Liquidity risk is associated with funding crises that arises from an unexpected event resulting into large claims or loss of confidence. Unexpected events include natural catastrophes or massive requests for policy withdrawals. Liquidity risk is not a big concern for life insurers since the policies are provided at rates converging to the market interest rates. However, liquidity risk is a major concern for property-casualty insurers since it is subjected to uncertain event or catastrophe. The non-life insurers avoid some of these risks by diversifying their risk portfolios geographically, by industry and by type of risk

Operational risk is associated with operating activities of a company that include accurately processing claims, settling, and taking deliveries on trade in exchange of cash, record keeping, processing system failures and other administrative activities. Legal risks arise from preparing financial contracts that indicate new statutes, court opinions and regulations to carry out transactions with various parties. Legal risks are crucial for insurance businesses to sustain in the market. The insurance firms spend substantial time to ensure that the reputation of the insurance companies is restored.

These risks can be managed through risk control and risk financing, which are based on four basic techniques that include the following: Avoidance, Reduction, Retention and Transfer.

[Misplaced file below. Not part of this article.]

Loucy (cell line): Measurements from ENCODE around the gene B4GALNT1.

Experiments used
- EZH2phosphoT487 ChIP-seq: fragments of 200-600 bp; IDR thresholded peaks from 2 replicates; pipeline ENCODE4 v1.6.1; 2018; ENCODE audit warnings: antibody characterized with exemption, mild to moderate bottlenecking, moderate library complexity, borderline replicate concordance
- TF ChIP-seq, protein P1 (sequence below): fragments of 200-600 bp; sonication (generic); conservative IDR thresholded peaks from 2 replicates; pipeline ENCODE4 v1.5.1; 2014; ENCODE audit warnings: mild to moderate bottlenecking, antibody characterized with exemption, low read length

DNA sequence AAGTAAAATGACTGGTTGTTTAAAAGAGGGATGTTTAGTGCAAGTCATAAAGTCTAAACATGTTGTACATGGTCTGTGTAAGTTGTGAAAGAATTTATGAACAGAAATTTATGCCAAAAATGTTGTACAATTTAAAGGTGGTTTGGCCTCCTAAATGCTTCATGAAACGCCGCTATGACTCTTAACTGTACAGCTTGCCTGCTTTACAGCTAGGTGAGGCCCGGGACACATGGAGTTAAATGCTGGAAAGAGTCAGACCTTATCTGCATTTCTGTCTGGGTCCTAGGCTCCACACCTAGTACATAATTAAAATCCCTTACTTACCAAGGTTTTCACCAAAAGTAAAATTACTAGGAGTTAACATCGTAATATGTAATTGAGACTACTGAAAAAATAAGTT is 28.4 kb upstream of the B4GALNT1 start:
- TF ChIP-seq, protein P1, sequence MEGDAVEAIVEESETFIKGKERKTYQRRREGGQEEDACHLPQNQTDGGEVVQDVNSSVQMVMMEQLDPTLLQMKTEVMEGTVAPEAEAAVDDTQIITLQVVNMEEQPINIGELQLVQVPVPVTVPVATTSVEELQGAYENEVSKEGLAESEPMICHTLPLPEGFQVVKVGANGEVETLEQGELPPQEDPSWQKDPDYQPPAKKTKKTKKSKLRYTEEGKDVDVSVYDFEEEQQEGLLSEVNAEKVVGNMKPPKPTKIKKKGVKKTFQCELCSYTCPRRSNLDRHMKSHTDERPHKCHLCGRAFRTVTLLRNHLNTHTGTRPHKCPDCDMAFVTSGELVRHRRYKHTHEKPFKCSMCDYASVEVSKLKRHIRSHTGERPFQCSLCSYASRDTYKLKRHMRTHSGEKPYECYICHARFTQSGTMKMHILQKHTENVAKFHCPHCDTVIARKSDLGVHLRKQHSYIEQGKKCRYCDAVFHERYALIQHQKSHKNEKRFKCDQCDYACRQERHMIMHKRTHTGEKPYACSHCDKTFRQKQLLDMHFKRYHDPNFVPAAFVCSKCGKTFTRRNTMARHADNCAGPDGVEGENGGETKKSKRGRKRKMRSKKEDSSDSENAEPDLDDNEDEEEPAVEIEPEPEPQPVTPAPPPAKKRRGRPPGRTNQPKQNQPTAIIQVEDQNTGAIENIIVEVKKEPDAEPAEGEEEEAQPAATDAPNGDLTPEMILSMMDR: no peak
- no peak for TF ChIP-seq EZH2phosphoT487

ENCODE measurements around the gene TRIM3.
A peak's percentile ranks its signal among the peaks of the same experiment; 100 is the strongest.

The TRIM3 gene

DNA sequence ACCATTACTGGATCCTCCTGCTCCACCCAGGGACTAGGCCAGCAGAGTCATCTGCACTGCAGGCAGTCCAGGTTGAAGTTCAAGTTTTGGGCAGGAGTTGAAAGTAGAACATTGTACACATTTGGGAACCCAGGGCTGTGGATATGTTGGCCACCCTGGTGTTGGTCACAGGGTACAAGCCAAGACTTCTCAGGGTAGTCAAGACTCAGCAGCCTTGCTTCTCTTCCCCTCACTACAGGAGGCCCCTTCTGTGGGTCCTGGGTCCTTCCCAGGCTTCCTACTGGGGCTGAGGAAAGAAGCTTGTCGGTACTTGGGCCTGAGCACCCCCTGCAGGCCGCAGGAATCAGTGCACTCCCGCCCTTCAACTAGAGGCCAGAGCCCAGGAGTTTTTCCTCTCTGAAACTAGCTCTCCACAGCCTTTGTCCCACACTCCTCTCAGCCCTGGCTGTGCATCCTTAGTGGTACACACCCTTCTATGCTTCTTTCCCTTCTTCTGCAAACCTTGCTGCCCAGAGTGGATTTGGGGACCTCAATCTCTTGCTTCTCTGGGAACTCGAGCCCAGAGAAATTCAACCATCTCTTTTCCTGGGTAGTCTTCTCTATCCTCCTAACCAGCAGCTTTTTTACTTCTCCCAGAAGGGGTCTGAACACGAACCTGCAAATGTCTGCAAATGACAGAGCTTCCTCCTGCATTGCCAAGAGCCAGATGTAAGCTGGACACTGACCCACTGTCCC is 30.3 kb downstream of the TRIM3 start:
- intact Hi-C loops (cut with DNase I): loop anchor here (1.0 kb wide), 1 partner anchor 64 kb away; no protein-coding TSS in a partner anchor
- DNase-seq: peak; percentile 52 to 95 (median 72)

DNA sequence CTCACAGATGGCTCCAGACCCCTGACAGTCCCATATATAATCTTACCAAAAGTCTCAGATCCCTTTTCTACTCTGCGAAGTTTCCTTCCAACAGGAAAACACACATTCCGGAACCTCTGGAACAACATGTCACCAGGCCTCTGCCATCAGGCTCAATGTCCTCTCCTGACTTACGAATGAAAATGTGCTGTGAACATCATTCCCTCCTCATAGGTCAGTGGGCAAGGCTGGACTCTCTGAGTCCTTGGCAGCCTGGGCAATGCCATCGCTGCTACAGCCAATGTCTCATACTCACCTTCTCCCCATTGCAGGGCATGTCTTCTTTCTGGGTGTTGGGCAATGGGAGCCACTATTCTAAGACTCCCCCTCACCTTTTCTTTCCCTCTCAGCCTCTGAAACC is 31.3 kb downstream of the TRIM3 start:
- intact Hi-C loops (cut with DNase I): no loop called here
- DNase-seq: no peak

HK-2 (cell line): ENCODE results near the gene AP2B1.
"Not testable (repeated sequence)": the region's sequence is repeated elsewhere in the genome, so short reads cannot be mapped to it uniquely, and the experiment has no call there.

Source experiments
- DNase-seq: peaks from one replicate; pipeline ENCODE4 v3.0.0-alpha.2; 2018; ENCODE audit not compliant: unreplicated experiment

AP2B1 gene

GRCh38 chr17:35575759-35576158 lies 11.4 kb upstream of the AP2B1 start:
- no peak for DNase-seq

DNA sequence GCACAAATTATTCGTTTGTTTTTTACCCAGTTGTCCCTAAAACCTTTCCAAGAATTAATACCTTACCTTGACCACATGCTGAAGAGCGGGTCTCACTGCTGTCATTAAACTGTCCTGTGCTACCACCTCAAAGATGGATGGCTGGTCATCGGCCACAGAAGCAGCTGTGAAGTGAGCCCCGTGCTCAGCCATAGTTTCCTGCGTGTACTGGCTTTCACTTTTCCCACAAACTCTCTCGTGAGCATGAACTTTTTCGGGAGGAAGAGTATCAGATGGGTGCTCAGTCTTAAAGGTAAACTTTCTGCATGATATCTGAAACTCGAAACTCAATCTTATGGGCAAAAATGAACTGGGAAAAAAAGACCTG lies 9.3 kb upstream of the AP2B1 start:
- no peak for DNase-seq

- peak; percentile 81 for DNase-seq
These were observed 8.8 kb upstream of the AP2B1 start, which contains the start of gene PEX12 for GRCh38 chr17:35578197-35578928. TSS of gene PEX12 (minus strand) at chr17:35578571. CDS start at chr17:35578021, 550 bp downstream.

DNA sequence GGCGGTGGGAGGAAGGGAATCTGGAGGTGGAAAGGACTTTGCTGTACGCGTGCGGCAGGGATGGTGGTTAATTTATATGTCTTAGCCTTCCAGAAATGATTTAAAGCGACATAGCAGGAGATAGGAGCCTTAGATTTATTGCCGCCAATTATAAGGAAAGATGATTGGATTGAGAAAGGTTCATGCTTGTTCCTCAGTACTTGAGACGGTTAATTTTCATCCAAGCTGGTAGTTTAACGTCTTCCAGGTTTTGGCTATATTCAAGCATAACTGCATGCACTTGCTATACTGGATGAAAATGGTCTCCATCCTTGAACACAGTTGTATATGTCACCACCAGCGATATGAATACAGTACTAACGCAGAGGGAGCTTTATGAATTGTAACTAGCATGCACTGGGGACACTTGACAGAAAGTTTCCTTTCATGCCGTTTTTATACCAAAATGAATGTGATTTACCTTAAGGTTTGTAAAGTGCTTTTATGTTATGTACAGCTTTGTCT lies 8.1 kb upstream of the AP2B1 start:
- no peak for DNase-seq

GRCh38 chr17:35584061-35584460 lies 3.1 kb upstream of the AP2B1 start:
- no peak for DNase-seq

1. Risk avoidance procedure includes avoiding the risk of liability associated with a hazardous product by providing another product line. This requires standardisation of process, insurance policies, contracts and procedures to prevent incorrect financial decisions. Further, an insurance company could apply the concept of law of large numbers where the risk exposure to liabilities is balanced by large number of insurance products sold and/or the concept of central limit theorem that reduces the effects of any single loss experience.
  2. Risk reduction includes spreading awareness to insurance buyers about minimising risks to acquire cost effective insurance.
  3. The insurance companies can also retain risk by holding some of the assets in liquid or semi-liquid form to manage certain operations of the firm. The risk can also be transferred into various capital market instruments.
  4. Interest rate risk can be hedged or transferred through interest rate products such as swaps, futures or derivative products. In addition, an insurance company can also offer products that absorb financial risk while transferring other risks to the policy holder (for example, investment fund-based permanent life insurance policy). The insurance company can buy or sell financial claims to diversify or concentrate the risk that result from servicing its customer base.

[1] Actuary means specialization in mathematics or statistics for computing risks and insurance premiums

[2] Basis risk is related to underlying risk in varying yields on instruments, credit quality, liquidity and maturity.